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Car tax bands explained: how much is my car tax?

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February 20, 2020
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Car tax, also known as vehicle excise duty (VED) or road tax, is an annual tax paid by drivers in the UK. There are several different factors that determine whether you are required to pay car tax or not, and if so, how much. There are also numerous vehicle tax bands used to calculate the fee that is owed.

This article will specify which tax band your vehicle belongs in and the rates you are subsequently required to pay.

Do I need to pay tax on my car?

The majority of vehicles that drive on public roads in the UK should be taxed – but there are a few exceptions.

Some vehicles are eligible for tax exemption, such as:

  • Vehicles used by a disabled person
  • Disabled passenger vehicles
  • Mobility scooters, powered wheelchairs and invalid carriages
  • Historic vehicles
  • Electric vehicles under £40,000
  • Mowing machines
  • Steam vehicles
  • Vehicles used for agriculture, horticulture and forestry

If a car is currently not in use, it will still need to be taxed unless it is declared as SORN with the DVLA.

How is car tax calculated?

The amount of car tax you need to pay depends on variables such as CO2 emissions, fuel type and engine size. As previously stated, electric vehicles are exempt, but hybrids are not. However, they may have a lower tax expense as they emit less emissions than petrol or diesel cars.

One of the biggest factors in determining the price of tax is the vehicle’s age – referring specifically to when it was registered. The DVLA car tax rates come in two forms: a first year rate followed by a standard rate. Emissions figures or engine size and the vehicle’s registry date will determine how much you will pay.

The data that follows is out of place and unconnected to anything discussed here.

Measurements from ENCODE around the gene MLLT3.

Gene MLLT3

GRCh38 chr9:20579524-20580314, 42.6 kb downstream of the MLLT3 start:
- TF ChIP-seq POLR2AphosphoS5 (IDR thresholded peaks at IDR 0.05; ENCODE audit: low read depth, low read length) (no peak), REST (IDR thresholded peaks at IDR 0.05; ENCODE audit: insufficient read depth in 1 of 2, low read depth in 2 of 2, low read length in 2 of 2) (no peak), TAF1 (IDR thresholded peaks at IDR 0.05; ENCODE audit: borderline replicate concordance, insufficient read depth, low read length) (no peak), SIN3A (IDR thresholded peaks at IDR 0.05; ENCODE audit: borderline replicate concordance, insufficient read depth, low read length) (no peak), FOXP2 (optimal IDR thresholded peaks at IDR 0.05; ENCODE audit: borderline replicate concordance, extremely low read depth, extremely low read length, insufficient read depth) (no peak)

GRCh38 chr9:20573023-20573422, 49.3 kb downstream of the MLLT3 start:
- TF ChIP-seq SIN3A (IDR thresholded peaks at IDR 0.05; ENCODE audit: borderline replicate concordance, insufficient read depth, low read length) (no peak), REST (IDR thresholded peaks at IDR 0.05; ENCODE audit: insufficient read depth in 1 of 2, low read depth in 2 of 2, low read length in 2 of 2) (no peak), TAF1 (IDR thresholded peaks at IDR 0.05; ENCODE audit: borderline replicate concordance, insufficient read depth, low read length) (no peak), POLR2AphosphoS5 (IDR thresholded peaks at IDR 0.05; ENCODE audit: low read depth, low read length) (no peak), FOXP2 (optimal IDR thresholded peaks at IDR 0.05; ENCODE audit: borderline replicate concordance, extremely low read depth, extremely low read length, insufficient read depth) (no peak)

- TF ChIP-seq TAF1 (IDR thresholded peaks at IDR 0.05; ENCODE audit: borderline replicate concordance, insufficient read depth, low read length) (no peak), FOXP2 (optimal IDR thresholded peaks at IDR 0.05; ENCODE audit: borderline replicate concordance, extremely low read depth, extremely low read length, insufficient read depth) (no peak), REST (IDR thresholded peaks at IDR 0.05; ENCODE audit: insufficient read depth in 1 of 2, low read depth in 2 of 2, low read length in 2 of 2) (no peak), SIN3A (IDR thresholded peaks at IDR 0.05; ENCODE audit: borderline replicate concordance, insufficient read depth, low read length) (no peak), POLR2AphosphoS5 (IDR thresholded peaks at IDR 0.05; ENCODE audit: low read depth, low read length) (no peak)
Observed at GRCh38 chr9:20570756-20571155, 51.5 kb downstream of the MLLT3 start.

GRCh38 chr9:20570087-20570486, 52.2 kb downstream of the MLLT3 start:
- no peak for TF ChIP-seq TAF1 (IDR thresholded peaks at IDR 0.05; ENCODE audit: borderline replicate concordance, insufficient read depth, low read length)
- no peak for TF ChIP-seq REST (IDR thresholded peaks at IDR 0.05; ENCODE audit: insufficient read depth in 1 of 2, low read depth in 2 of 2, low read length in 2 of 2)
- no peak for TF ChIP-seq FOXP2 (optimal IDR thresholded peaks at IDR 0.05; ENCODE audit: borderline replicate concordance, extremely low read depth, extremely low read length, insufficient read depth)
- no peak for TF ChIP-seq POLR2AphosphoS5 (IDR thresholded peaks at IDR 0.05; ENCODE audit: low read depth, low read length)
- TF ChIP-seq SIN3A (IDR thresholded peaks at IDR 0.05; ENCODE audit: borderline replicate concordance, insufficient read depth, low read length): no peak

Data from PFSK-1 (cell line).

Car tax changes happen frequently and first year tax was introduced in 2010 as a way to encourage more environmentally friendly vehicles. If you bought a newly registered car between April 2010 and 2017, you will be subject to this tax.

The government provides data and tools to help calculate your VED.

Current car tax bands

The government has established VED bands that relate to the emissions released by the vehicles. Vehicle tax bands are then referenced against the age of the car to determine the total annual cost. Prior to 1st March 2001, car tax was determined by the size of the engine, as data on CO2 emissions was not as accessible.

Vehicles registered before 1st March 2001

Engine sizeUp to March 2001 rate2019/20 rate
Up to 1,549cc£155£160
Over 1,549cc£255£265

Vehicles registered between 1st March 2001 and 1st April 2017

VED bandCO2 emissions (g/km)2015/16 First year rate2015/16 Standard rate2016/17 First year rate2016/17 Standard rate2017/18 Standard rate2018/19 Standard rate2019/20 Standard rate
AUp to 1000000000
MOver 255£1,100£505£1,120£515£535£555£570

Vehicles registered on or after 1st April 2017

VED bandCO2 emissions (g/km)Up to April 2019 First year rateUp to April 2019 Standard rateApril 2019 First year rateApril 2019 Standard rate
MOver 255£2,070£140£2,135£145

Vehicles more than 40 years old